Nature Takes Its Course

February 09, 1994|By HELEN CHAPPELL

OYSTERBACK, MARYLAND — Oysterback, Maryland.--I tell you, sometimes it's awfully hard to be the voice of sanity in an open-air insane asylum like Oysterback.

I'm not worried about competition from the Boone Bros' new business. Would you worry about a place with a sign out front that says Boone Bros We Fix & Road Kill Cooked Here Cafe? I, Desiree Grinch, proprietor of the Blue Crab Tavern (***, Guide Michelin) think not.

Ever since Mike and Gabe Boone reappeared from Uranusville Marsh after going underground or somewhere in 1969, they have managed to keep themselves real busy with that old junkyard and trash emporium they opened up over to the old Esso station at Tubman's Corners. If your '78 Pacer blows a rod or you're in search of a box of mayonnaise jars for your tomato canning, you go see the Boone Bros. But I love to listen to Gabe play that trumpet, all those old riffs blowing out across the fields and the river, floating off into the woods like shards of forgotten ghosts.

Doreen, who, as you know, runs Doreen's Curl Up 'n' Dye Salon de Beaute, says they're kind of like scavenger beetles, and serve a valuable function in the post-consumer junk chain. Everything the Goodwill won't even think about taking ends up at their place.

But you really have to think twice about going over there to eat dinner with them. People who eat off their traps are one thing; people who eat road kill just aren't to be trusted to work within the recognized gastronomic framework, if you know what I mean and I think you do. Preparing game you've trapped or shot is fine, and I think I do a mighty nice applewood-smoked Canada goose, myself. But eating an animal that has met an untimely end on Route 50 under the wheels of a Chinaberry Poultry Farms 18-wheeler is a mite more chancy, especially in warm weather.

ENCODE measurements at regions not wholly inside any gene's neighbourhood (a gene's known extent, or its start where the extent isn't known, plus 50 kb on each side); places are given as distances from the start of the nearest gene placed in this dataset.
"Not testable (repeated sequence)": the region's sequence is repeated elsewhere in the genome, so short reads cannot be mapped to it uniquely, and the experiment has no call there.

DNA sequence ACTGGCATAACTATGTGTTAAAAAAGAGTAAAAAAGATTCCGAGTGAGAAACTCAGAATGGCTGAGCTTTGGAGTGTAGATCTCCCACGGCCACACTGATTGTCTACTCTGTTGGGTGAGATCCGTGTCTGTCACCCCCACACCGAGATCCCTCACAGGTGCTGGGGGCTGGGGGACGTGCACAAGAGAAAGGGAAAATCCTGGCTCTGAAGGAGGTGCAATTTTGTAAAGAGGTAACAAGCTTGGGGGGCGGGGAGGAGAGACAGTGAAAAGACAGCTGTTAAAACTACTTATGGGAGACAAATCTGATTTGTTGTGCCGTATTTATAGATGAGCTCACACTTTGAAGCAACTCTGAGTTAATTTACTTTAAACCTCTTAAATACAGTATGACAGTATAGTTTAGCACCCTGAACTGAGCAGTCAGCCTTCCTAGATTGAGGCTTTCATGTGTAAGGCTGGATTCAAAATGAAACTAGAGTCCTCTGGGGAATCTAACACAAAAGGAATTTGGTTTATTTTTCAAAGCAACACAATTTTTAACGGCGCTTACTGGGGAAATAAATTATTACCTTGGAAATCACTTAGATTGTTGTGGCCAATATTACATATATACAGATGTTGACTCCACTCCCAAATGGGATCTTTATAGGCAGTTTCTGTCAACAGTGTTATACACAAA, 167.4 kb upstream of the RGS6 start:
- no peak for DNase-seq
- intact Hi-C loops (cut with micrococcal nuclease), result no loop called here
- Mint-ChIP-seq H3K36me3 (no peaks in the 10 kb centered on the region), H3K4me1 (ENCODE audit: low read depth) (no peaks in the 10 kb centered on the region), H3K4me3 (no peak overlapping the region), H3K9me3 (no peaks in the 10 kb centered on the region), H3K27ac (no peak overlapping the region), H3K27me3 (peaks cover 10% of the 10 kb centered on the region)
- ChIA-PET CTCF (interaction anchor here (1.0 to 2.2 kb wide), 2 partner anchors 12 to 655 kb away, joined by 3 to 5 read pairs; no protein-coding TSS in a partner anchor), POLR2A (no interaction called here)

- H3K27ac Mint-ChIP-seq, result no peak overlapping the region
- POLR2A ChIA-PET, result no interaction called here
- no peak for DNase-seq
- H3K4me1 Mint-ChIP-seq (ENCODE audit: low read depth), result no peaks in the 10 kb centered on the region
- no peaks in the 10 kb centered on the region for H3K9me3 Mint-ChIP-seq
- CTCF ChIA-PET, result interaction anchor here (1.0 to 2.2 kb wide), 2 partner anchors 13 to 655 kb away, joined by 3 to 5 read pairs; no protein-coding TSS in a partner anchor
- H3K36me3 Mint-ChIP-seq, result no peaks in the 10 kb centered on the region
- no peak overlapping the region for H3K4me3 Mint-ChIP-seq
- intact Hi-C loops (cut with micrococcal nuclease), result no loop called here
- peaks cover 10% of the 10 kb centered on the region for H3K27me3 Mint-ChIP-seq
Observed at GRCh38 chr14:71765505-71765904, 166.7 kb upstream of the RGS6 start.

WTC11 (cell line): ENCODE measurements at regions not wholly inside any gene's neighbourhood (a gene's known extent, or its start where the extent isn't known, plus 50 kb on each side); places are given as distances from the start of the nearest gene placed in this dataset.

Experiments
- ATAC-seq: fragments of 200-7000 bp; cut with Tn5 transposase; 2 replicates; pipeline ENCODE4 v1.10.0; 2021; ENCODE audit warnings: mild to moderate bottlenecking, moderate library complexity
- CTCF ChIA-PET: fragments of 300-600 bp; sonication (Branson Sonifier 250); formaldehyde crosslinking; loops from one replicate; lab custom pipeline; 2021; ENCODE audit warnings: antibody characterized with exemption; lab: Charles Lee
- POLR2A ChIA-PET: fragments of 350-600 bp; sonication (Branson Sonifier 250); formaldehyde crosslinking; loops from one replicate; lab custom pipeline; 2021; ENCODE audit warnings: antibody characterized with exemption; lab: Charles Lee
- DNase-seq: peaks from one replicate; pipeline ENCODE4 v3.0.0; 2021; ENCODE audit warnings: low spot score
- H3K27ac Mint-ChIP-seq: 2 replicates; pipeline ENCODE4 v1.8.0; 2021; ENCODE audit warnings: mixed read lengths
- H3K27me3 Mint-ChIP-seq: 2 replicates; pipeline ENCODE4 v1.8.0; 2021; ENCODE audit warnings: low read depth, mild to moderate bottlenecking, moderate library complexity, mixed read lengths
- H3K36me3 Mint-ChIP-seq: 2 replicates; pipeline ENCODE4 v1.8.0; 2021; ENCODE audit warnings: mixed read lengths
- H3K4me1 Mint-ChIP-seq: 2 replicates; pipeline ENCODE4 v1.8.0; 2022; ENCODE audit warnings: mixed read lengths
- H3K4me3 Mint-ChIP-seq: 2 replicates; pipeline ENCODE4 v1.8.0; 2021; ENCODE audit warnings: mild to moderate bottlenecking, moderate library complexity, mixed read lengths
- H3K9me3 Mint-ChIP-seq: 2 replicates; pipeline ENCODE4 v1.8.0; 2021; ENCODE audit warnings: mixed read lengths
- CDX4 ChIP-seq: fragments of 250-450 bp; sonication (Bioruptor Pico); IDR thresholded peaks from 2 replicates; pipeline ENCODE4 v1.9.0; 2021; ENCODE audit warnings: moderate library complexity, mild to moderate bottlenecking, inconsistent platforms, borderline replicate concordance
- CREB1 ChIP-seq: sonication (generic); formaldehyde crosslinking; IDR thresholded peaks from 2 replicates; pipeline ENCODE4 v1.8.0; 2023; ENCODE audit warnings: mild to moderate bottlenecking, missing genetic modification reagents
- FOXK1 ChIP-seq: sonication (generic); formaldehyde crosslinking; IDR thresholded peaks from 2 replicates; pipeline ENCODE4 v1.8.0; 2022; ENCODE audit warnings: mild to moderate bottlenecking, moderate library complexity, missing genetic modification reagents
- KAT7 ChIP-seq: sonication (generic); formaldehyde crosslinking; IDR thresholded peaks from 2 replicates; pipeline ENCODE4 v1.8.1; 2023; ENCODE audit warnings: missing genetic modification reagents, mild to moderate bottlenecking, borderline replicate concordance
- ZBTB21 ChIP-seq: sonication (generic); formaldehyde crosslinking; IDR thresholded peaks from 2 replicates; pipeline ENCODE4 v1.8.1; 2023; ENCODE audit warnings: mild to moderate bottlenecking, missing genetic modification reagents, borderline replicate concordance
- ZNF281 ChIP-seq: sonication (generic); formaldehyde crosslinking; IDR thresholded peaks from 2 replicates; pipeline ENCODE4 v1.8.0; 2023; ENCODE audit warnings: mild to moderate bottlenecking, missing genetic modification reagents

For people who have been out of the world for almost 25 years, it seems like the Boone Bros are learning the ways of the '90s real fast. The minute they found out what yuppies are, and that yuppies will do anything as long as someone says it's trendy, they introduced their road-kill menu to an unsuspecting world, and on the weekend, you will see all the trend-sucking dilettantes and their BMWs and Miatas lined up three deep around that old garage, sampling Gabe and Mike's blacksnake stew and near-deer pie.

Hagar Jump, who would know, says she saw Madonna and her entourage around there last week, sucking up sweet and sour toadfish and atmosphere. I say Madonna is so passe she'd go to the opening of a door to get publicity.

Now everyone over to Tubman's Corners is real upset, because it's been peaceful around there since the cops busted that chop shop that used to be in the old Esso. Everyone thinks they're in an episode of the Beverly Hillbillies or something. But then, those

are the same people who think Eastern Shore folk say ''arsters'' for ''oysters,'' and I'll tell you: I have never heard an Eastern Shore native say ''arsters,'' just the foreigners. If you get my drift.

Anyway, now the boys tell me they are working up the Boone Bros We Fix & Road Kill Cooked Here Cafe Cookbook.

''I hope we can get it done before we have to discorporate and go back to Uranus,'' Gabe told me the other day.

''Yeah,'' Mike says. ''We have to get a load of crabcakes up to the Mother Planet. We're due for our 10,000-light-year oil change on the truck.''

Helga Wallop, who edits The Bugeye, knows a good thing when she sees it. She's photocopying the cookbook for them at 25 cents a page. She says the Small Mammal Divan recipe isn't half bad, but you ought to stay away from the Cooper's Hawk Pate.

I'm not calling the health department. I'll put that cookbook right up on the counter for sale. This is too interesting to fool with. Every once in a while, you catch a train that you've just got to ride to the end of the line, just to see where it stops. Nature's just got to take its course, but I want the make and tag number of anything I eat over there.

P.S. I wouldn't touch the field greens, if I were you.

A book of Helen Chappell's Oysterback Tales will be published in the spring by the Johns Hopkins University Press.

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